Telegram logo on a smartphone. (Shutterstock/Allmy)

The app’s CEO proposed a three-step solution so the ban could be lifted by the government as soon as possible.

  17 July 2017 12:14

The government has blocked web-based access to a popular messaging service Telegram and threatened a full ban on the app due to its "terrorism" content, the government said.

The Ministry of Communication and Information said in a statement that "so many channels in the (Telegram) service contain radicalism and terrorism... encouragement and tips to assemble bombs or launch attacks" that it needed to block it.

The partial ban came as the country suffered from a string of attacks, including one carried out by a man police said was radicalized after reading radical material on Telegram. 

The government has so far blocked only access to the app via computer, but is preparing to impose a full ban.

"We are now preparing a process to close down Telegram app in full throughout Indonesia if Telegram does not come up with a standard operating procedure to handle law-violating contents," the Ministry said in a statement issued late Friday.

In June, a lone wolf attacker stabbed two police officers in a mosque. Police said the man had no links to militant groups but had been radicalised through material he read on Telegram.

Telegram is a free Russian-designed messaging app that lets people exchange messages, photos and videos in groups of up to 5,000. It has attracted about 100 million users since its launch in 2013.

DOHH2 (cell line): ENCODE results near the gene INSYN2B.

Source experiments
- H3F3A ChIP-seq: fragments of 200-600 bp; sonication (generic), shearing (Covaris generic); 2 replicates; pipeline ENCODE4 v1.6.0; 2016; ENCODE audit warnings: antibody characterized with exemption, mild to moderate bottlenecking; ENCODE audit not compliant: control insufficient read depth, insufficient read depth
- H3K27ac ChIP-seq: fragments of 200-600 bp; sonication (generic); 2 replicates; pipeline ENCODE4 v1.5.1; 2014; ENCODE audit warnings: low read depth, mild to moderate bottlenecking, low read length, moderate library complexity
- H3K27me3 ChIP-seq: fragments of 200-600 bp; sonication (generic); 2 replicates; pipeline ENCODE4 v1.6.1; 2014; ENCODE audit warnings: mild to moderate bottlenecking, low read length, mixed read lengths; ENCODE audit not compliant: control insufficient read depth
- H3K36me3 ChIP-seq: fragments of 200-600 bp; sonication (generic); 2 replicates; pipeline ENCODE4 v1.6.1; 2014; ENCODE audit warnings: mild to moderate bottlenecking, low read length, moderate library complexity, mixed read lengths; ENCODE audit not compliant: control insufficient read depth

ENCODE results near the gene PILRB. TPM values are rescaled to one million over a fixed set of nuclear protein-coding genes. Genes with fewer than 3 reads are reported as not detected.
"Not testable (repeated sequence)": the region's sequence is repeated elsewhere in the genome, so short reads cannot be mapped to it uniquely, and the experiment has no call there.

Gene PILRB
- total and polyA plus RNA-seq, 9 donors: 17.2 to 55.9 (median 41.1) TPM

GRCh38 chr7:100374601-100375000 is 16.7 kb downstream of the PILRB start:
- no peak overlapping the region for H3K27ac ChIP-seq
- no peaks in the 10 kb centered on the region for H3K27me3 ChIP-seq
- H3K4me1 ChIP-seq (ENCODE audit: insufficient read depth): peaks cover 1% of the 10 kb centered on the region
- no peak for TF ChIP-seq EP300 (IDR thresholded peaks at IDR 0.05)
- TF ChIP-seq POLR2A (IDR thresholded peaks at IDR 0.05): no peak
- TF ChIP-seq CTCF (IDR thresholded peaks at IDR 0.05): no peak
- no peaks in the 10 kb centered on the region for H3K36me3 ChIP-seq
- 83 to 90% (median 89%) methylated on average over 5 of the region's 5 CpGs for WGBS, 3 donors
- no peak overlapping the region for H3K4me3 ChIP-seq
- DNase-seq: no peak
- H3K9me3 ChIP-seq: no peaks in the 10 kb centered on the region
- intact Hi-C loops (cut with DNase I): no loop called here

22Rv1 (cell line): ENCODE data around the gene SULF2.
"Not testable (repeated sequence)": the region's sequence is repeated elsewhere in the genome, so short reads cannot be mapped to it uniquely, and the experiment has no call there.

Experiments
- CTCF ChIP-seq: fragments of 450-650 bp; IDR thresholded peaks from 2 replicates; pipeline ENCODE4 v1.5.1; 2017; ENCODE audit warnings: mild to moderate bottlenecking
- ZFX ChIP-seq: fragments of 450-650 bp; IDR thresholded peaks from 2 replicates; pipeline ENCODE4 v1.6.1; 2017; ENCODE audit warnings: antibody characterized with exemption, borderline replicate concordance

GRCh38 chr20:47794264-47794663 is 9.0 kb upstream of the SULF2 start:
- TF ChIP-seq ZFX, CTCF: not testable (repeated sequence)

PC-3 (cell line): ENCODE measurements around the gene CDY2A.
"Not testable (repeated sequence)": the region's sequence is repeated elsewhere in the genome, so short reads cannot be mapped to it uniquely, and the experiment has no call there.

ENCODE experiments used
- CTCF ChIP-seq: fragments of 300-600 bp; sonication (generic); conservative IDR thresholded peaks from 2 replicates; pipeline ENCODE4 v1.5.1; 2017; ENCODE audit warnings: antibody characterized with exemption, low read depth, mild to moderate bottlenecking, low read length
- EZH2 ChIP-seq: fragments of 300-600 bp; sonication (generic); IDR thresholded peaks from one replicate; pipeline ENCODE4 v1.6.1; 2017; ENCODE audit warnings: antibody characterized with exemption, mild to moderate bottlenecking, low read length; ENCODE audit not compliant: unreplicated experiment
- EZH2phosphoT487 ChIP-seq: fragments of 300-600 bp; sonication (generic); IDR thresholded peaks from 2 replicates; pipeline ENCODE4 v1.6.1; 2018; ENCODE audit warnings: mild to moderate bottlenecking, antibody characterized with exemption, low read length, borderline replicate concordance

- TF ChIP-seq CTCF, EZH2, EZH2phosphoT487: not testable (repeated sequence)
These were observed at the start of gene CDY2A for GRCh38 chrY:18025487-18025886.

The app has come under fire in Russia after the state communications watchdog threatened to ban it in June, saying the company behind the service had failed to submit company details for registration.

Russia's FSB security agency also said Telegram was used by those behind April's Saint Petersburg metro bombing.

Telegram’s response

Telegram’s CEO Pavel Durov said through his Twitter that his company has never received any request nor complaints from the Indonesian government. However, on Sunday, after conducting some ‘investigation’ he said that the blocking was partially the company’s fault for not responding to the government request.

Through his Telegram channel, he claimed to just found out about an email sent by the Ministry about a list of public channels with terrorism-related content on Telegram, and how his team was unable to process the list.

“Unfortunately, I was unaware of these requests, which caused this miscommunication with the Ministry,” he wrote.

Pavel then proposed a three-step solution so the ban could be lifted by the government as soon as possible. 

“To fix the current situation, we’re implementing the following 3-step solution: 1) We have blocked all the terrorist-related public channels that have been previously reported to us by the Ministry of Communication and IT of Indonesia. 2) I emailed back to the Ministry to establish a direct channel of communication, which should allow us to work more efficiently on identifying and blocking terrorist propaganda in the future. 3) We are forming a dedicated team of moderators with knowledge of Indonesian language and culture to process reports of terrorist-related content more quickly and accurately.”

Pavel said that he already sent the proposed solutions to the Ministry and is awaiting for their response.

“Telegram is heavily encrypted and privacy-oriented, but we’re no friends of terrorist,” he said.

 

Agence France-Presse, with additional reporting by Adelia Anjani Putri.

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